Don’t expect it to get easier to find a PlayStation 5 any time soon. Bloomberg today reported that Sony doesn’t think it will be able to meet the demand for the console even if it manages to dramatically increase production throughout 2021 and 2022.
Sony announced in April that it had sold 7.8 million units of the PS5 just six months after it was released. Bloomberg said the company’s chief financial officer, Hiroki Totoki, briefed analysts on the console’s outlook shortly after that announcement.
“I don’t think demand is calming down this year and even if we secure a lot more devices and produce many more units of the PlayStation 5 next year,” Totoki reportedly said at the briefing, “our supply wouldn’t be able to catch up with demand.”
Sony isn’t alone—it’s hard to name a company that hasn’t been affected by the global chip shortage. Nintendo’s similarly worried about being able to source parts for the Switch, for example, and even Apple’s supply has started to be constrained.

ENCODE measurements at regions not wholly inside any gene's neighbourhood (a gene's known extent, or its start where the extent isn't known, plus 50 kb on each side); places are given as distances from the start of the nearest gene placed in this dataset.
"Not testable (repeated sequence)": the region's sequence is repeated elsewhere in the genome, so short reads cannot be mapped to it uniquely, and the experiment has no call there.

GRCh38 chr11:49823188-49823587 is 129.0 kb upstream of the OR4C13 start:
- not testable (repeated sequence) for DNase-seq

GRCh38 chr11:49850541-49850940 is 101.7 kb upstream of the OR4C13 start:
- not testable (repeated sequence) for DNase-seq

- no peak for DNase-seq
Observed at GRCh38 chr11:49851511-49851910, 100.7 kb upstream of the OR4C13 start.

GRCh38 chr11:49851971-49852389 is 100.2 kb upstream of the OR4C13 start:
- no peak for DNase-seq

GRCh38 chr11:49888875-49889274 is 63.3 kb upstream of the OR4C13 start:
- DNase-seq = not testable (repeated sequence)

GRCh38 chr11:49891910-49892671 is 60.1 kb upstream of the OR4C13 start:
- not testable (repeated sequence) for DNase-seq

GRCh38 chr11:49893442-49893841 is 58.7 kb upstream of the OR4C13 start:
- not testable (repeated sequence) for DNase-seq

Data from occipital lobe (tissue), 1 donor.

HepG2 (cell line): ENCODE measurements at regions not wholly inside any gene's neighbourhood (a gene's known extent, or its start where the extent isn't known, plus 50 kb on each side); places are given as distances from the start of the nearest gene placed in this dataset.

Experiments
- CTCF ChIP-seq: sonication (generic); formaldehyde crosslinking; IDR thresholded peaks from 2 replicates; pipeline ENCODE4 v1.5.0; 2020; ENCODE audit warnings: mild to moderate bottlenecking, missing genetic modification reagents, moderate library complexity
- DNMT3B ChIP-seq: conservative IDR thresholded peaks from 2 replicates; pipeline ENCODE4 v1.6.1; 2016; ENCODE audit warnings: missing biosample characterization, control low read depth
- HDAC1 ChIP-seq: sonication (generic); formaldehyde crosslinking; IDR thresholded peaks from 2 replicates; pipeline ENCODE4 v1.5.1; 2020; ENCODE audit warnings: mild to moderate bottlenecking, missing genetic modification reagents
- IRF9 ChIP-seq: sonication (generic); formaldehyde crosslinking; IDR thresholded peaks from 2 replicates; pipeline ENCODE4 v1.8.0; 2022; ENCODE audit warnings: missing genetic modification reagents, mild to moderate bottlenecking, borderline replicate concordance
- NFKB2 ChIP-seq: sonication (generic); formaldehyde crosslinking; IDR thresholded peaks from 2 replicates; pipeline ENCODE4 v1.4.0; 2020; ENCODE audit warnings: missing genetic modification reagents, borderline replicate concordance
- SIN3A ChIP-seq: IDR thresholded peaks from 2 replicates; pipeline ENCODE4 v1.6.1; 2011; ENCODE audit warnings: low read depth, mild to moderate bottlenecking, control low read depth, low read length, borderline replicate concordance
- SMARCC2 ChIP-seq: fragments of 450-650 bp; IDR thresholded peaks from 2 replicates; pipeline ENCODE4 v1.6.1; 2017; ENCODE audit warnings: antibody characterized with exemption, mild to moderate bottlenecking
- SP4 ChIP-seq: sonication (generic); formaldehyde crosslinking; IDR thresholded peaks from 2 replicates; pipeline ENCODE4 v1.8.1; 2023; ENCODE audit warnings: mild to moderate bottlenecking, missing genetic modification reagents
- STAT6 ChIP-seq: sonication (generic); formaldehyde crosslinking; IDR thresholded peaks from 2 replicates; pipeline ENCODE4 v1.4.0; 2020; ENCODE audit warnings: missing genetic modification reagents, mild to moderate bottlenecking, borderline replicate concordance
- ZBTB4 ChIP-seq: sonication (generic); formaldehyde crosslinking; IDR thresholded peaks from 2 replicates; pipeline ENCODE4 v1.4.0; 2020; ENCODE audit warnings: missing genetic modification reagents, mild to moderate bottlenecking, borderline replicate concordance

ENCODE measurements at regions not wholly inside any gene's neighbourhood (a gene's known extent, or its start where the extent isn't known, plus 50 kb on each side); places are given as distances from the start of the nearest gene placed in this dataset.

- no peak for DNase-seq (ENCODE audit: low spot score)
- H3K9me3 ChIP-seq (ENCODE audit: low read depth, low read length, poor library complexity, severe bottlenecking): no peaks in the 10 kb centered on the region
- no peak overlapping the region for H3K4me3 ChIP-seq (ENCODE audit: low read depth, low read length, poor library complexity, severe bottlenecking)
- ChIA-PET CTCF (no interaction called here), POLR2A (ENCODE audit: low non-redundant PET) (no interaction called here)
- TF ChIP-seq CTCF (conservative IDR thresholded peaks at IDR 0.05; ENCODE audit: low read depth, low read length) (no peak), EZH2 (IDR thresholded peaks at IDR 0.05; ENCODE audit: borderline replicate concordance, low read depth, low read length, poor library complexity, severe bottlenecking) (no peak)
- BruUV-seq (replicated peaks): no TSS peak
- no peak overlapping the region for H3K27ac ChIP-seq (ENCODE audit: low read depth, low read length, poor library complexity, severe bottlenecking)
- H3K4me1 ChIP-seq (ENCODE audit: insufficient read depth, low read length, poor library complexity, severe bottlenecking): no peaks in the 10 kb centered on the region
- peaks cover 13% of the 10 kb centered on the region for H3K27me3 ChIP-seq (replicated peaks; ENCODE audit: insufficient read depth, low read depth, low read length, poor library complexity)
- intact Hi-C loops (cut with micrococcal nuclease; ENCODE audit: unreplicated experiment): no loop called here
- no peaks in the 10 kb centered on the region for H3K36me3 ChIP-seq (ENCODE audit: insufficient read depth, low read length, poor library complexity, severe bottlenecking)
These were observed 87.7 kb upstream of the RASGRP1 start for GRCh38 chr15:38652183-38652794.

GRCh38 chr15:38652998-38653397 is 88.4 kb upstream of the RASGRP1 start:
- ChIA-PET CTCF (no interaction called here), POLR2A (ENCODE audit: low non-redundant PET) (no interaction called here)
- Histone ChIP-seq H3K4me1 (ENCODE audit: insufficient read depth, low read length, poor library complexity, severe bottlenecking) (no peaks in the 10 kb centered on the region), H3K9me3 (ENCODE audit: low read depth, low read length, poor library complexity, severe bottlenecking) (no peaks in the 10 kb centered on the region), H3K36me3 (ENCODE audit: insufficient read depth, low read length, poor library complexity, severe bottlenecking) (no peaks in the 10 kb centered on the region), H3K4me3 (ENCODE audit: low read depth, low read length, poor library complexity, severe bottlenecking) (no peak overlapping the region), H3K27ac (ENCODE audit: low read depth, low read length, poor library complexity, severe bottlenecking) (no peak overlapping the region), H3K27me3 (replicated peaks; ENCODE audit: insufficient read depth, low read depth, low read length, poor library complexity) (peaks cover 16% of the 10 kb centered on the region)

Combine those supply constraints with record-setting demand for the PS5, and it’s not hard to see why people have resorted to buying the console from scalpers, constantly keeping an eye out for restocks, and making offerings to forgotten gods to improve their luck. (Alright, that last one probably isn’t as common as the first two.)
Sony doesn’t seem to be resting on its laurels: The company is reportedly working on a redesigned PS5 featuring a new 6nm system-on-a-chip from AMD and TSMC that’s supposed to reduce both the cost of manufacturing the console and its lead time.
It’s not clear how much those changes would help consumers—there’s always the chance the reduced price would increase demand so much that the improved supply merely maintains the status quo rather than improving the console’s availability.
But at least the company is working on it… even if its own leadership doesn’t think the PS5’s going to be in ready supply until 2023. (At the earliest.) In the meantime, well, it might be worth looking into some of those eldritch rituals.